It’s virtually impossible to pinpoint when the misuse of a word or phrase becomes so common that it’s no longer deemed a misuse. But if mere repetition were the main criterion, “alleged” would have lost its stigma a long time ago.
When someone is arrested or accused of a crime, journalists commonly refer to that person as the “alleged murderer,” or the “alleged thief.” That use is decried by many, some of whom say that using “alleged” to modify the word “murderer” or “thief” is no more defense against libel than using the adjective “cute” would be.
In these cases, “alleged” is synonymous with “suspected.” But “suspected” means “viewed with suspicion,” while “alleged” means “so declared, but without proof or legal conviction.” In other words, calling someone “an alleged thief” is all but saying “we know you did it.”
So there is some basis for avoiding the use of “alleged” as the noun modifying the person. (If it’s unclear that a crime occurred, it could be called an “alleged theft,” modifying the crime.)
Interestingly, few usage guides address the issue directly. Merriam-Webster’s Dictionary of English Usage says the usage of “alleged murderer” is an Americanism, but is unclear whether it should be avoided, though it seems to lean that way. The Associated Press stylebook implies that “alleged” should not be used with the person, but never says it explicitly. Part of its entry on “allege” reads: “Do not use alleged to describe an event that is known to have occurred, when the dispute is over who participated in it. Do not say: He attended the alleged meeting when what you mean is: He allegedly attended the meeting.” Since in practically every crime the dispute is over who participated in it, one could infer that the AP frowns on the use of “alleged” in front of “murderer” or “thief.”
The New York Times stylebook is a little clearer: “Alleged and allegedly are police-blotter jargon, best rephrased into conversational English: accused of, charged with or suspected of. If legal concerns leave no choice, apply the modifier to the offense, not the suspect: alleged theft, not alleged thief.”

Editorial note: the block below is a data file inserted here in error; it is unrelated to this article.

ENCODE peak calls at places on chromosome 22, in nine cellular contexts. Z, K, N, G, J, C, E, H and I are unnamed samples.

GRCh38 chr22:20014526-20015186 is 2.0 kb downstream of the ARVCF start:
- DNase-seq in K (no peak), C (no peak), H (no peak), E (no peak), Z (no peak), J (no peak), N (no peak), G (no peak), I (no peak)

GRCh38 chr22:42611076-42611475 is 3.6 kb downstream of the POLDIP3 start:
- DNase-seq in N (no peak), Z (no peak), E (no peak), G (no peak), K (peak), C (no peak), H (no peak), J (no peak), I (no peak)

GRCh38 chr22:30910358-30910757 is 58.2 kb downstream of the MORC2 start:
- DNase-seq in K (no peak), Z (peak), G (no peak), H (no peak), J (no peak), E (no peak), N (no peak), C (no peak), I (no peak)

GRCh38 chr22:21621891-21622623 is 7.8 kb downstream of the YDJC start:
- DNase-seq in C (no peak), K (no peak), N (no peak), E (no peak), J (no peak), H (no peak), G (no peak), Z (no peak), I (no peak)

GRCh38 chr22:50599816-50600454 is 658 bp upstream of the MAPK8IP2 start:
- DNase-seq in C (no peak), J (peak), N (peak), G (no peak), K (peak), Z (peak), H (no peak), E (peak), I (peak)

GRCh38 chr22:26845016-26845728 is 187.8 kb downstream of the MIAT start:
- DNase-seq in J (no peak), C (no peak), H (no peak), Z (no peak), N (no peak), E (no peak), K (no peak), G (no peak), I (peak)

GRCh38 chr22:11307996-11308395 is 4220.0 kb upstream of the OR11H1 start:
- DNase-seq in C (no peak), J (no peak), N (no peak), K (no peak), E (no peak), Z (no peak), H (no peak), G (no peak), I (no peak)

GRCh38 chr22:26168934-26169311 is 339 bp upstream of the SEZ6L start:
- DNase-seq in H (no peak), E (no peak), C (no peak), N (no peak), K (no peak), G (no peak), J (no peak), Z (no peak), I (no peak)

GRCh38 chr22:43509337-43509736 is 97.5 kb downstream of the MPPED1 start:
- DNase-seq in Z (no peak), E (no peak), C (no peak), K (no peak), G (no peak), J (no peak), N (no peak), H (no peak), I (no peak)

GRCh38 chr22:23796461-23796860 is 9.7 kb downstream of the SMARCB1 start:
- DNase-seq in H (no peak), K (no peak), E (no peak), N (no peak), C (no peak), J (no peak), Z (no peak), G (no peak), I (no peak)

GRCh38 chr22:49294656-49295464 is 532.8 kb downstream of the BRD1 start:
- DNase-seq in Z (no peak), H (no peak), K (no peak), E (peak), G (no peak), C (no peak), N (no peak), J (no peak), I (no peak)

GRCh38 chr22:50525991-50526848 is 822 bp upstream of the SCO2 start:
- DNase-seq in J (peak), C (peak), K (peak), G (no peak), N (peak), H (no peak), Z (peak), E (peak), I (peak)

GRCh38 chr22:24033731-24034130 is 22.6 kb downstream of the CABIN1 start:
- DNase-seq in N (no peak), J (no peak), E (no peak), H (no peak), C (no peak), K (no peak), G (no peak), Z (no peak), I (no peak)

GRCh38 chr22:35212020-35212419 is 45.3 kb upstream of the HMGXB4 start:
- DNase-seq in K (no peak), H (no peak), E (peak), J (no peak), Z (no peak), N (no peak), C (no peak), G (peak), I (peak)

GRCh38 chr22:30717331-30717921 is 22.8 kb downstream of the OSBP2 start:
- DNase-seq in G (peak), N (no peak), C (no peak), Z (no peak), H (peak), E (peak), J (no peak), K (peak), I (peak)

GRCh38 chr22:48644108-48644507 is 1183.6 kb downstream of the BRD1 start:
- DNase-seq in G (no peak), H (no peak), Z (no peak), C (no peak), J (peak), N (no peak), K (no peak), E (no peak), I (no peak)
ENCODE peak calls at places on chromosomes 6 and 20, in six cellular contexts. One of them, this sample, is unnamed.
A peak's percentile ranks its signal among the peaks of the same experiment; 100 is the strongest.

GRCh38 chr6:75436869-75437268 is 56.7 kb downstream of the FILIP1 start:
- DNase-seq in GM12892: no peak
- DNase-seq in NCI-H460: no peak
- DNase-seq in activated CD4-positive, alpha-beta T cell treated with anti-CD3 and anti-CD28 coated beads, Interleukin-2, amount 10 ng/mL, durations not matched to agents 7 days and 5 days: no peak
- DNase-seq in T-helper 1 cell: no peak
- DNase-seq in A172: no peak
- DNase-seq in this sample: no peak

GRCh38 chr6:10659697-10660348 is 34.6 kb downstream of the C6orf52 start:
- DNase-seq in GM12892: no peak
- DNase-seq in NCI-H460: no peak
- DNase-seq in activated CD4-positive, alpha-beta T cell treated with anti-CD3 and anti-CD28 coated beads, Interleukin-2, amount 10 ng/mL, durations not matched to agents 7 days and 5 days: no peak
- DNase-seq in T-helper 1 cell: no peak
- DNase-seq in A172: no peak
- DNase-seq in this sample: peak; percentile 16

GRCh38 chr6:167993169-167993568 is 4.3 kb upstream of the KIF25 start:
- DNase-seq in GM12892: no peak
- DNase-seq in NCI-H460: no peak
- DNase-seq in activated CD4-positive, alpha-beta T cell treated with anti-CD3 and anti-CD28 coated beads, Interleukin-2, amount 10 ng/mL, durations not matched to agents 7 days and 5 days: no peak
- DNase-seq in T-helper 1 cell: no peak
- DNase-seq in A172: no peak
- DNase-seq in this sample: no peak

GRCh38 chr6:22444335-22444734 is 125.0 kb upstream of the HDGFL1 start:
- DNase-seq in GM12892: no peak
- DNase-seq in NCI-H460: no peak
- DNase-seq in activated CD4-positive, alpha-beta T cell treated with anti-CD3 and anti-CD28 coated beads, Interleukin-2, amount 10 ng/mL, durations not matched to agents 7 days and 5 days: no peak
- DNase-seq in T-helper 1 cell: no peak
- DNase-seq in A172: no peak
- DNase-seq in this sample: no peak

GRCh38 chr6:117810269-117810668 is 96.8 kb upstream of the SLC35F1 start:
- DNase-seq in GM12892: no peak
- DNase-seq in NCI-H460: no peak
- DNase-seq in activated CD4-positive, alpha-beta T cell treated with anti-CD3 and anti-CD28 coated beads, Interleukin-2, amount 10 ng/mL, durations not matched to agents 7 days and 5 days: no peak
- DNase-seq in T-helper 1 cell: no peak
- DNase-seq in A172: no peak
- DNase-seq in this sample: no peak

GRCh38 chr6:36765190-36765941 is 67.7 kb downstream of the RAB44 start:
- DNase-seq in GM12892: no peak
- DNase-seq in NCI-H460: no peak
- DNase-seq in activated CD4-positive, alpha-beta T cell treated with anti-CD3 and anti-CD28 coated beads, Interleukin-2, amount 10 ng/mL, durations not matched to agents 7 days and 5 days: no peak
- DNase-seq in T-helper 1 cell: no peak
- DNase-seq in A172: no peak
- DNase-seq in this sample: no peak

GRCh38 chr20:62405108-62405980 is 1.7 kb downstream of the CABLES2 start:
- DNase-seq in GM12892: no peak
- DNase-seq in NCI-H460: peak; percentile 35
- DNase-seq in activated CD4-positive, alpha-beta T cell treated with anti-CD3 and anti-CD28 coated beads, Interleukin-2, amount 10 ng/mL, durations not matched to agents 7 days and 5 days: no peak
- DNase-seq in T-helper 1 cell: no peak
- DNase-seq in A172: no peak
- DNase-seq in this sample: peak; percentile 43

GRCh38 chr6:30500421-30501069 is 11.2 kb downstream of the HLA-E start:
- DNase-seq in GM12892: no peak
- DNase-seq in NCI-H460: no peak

The use of adverbs or verbs applied to the crime, and not to the person, will help writers avoid any legal entanglements. “She is accused of robbing the bank,” “Police allege he broke into the church,” and “She is suspected of taking a bribe” all work fine; while there’s nothing legally wrong with “He is alleged to have murdered his mother-in-law,” it’s clunky.
As for the person, “the suspect” or “the accused” usually works quite nicely. (It’s redundant to call someone an “alleged suspect.”)
So now that you know not to use “alleged” to describe a suspect, and now that you have alternatives, we will never see “alleged murderer” again, right? Would that it worked that way. The use of “alleged murderer” is so deeply ingrained in journalistic culture, and the objections to it so imprecisely stated, that there are probably no courts of appeal left.Merrill Perlman managed copy desks across the newsroom at The New York Times, where she worked for 25 years. Follow her on Twitter at @meperl.